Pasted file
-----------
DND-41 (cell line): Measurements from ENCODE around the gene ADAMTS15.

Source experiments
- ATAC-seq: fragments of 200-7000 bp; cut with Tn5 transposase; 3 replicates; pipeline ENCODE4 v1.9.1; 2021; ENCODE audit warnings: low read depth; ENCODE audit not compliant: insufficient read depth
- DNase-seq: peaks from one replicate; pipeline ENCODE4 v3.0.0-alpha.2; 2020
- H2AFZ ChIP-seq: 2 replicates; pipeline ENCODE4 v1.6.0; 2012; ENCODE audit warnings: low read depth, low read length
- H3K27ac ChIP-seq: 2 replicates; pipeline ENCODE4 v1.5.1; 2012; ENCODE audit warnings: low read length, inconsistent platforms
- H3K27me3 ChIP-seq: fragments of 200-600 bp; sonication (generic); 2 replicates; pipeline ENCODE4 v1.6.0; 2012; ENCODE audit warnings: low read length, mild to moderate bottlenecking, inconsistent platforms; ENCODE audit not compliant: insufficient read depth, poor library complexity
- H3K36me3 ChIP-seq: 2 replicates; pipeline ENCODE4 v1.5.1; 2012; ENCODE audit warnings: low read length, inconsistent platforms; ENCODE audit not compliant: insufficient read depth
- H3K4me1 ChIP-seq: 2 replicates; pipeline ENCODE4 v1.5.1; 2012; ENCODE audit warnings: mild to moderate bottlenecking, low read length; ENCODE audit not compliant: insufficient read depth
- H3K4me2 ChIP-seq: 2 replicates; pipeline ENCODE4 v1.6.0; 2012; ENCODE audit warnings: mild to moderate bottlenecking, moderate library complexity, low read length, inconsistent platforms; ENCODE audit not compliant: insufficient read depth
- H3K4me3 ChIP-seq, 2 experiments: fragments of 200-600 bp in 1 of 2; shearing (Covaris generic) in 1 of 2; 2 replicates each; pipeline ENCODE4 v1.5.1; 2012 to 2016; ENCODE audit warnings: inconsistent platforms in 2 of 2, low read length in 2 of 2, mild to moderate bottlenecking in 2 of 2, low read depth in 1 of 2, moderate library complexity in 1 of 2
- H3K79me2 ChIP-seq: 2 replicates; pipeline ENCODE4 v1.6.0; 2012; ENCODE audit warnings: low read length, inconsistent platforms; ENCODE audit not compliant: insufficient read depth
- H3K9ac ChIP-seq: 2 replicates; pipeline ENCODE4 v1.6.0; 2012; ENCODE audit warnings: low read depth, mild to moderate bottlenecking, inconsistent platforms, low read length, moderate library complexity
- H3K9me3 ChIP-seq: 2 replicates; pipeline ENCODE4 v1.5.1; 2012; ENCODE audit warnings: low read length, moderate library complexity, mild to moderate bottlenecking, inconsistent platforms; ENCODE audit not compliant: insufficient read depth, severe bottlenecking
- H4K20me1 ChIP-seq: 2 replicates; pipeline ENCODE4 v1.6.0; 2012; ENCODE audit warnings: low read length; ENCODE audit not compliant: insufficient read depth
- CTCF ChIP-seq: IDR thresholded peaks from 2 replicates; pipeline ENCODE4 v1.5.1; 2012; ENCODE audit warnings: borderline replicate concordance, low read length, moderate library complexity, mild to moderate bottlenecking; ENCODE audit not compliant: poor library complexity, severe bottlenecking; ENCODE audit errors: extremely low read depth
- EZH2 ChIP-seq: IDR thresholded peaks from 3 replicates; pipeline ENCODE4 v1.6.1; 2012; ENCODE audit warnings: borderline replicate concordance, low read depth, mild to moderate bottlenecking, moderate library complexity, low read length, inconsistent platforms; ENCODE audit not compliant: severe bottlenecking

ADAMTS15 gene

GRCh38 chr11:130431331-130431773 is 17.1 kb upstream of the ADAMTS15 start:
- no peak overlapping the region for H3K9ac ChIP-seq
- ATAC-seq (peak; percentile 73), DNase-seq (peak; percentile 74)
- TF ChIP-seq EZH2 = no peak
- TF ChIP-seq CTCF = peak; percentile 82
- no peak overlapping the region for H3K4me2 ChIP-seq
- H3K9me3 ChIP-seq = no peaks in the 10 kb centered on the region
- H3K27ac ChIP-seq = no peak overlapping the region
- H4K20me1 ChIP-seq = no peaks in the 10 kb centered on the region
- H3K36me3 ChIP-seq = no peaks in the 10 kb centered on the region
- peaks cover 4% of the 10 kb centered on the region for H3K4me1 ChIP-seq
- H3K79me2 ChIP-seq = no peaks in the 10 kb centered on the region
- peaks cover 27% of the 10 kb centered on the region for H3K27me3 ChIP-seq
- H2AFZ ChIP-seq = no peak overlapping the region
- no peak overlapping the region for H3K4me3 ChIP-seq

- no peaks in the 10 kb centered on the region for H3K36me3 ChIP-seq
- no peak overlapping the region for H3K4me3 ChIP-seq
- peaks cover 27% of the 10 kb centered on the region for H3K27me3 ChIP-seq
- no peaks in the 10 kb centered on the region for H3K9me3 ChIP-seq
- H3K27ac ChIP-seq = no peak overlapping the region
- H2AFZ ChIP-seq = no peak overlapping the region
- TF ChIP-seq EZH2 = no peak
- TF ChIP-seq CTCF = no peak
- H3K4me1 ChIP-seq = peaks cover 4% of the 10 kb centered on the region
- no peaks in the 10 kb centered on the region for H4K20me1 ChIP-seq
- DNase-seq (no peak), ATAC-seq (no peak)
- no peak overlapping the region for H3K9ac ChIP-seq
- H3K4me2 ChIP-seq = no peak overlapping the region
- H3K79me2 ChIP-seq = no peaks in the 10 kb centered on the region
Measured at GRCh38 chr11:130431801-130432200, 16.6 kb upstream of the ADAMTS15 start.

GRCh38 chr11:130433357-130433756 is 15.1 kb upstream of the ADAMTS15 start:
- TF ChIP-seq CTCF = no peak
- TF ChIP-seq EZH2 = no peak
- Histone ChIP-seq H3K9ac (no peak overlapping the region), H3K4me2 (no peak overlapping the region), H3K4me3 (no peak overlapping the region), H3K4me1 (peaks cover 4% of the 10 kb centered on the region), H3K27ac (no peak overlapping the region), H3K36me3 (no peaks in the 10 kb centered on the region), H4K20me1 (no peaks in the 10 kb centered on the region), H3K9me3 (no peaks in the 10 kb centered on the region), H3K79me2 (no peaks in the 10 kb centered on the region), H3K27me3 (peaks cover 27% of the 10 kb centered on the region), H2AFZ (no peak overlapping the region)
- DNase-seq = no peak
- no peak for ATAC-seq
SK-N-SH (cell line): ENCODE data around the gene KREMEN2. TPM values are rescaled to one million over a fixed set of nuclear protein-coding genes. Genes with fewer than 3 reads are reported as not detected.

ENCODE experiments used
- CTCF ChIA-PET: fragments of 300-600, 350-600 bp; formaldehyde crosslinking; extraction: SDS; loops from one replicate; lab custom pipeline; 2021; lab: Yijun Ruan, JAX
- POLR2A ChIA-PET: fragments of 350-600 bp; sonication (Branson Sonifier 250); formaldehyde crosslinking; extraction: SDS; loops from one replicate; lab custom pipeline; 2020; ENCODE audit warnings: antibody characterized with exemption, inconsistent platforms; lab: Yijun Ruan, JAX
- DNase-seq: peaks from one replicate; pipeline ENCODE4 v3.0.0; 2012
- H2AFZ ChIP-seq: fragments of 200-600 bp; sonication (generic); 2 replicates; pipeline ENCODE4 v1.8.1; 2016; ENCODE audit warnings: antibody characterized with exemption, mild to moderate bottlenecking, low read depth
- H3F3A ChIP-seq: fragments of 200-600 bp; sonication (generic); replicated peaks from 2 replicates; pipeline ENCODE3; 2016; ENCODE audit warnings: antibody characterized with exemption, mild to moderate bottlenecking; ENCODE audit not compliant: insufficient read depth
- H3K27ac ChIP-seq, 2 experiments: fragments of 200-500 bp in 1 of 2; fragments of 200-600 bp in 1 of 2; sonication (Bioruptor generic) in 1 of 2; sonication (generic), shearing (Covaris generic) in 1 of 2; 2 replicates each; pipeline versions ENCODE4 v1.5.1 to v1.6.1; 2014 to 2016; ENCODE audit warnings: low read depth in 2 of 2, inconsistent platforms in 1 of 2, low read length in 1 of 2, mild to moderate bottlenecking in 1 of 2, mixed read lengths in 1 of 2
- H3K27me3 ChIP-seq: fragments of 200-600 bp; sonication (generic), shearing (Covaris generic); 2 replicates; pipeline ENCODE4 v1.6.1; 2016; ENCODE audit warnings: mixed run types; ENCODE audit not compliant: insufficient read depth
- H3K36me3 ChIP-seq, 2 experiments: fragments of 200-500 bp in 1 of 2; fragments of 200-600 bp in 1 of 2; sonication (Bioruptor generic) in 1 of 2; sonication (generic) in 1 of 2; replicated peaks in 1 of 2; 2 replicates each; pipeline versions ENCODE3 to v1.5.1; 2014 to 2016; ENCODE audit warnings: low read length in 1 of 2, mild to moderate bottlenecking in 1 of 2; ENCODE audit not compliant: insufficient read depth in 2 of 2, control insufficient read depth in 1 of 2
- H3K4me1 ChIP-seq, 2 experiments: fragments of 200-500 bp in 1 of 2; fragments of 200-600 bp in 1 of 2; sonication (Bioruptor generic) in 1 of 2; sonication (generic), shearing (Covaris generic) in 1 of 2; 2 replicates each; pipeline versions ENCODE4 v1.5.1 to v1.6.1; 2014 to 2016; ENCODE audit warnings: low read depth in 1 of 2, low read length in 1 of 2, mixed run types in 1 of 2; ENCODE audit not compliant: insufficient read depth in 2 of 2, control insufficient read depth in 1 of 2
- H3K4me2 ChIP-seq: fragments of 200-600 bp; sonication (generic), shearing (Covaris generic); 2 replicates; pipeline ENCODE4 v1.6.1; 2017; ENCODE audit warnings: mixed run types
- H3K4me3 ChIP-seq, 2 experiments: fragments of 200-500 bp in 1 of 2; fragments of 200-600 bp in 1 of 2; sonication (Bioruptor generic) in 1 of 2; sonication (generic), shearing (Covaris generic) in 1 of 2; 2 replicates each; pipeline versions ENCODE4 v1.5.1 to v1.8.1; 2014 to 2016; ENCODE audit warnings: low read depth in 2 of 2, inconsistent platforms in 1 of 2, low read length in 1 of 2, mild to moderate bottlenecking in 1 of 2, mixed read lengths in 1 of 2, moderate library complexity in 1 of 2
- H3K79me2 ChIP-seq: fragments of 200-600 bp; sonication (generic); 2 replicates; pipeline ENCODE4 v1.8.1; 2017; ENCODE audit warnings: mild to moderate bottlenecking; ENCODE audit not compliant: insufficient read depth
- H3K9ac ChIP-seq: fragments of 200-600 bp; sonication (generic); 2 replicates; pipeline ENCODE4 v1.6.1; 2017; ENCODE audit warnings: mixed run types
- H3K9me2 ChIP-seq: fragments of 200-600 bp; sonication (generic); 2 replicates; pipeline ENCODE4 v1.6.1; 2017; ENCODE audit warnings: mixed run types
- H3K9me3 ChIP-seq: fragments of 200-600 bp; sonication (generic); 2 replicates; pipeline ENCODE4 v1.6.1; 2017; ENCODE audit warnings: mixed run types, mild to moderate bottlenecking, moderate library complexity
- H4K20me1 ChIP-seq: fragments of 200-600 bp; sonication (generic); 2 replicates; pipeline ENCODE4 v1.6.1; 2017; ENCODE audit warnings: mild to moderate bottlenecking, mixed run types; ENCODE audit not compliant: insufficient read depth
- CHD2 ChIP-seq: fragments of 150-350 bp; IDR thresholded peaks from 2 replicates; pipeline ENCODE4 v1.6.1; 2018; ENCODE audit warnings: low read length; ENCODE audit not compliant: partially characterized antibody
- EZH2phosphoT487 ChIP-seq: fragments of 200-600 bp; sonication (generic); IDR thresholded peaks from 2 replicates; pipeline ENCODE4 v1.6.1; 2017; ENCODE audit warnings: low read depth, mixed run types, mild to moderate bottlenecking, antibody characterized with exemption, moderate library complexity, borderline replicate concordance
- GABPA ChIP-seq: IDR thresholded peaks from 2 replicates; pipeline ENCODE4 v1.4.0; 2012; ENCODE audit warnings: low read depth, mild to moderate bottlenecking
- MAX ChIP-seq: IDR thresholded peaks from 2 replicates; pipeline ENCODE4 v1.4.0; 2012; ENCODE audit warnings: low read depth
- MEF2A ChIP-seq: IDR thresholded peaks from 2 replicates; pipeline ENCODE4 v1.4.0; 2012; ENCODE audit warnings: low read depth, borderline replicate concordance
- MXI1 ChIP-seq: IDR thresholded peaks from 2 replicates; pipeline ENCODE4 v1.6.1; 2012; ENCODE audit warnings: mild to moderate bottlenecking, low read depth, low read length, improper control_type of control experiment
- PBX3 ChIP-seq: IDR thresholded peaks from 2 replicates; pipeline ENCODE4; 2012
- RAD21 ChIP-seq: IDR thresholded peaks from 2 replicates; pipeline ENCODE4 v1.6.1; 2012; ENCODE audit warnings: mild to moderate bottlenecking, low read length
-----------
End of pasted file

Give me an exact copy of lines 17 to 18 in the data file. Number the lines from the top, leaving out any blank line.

- EZH2 ChIP-seq: IDR thresholded peaks from 3 replicates; pipeline ENCODE4 v1.6.1; 2012; ENCODE audit warnings: borderline replicate concordance, low read depth, mild to moderate bottlenecking, moderate library complexity, low read length, inconsistent platforms; ENCODE audit not compliant: severe bottlenecking

ADAMTS15 gene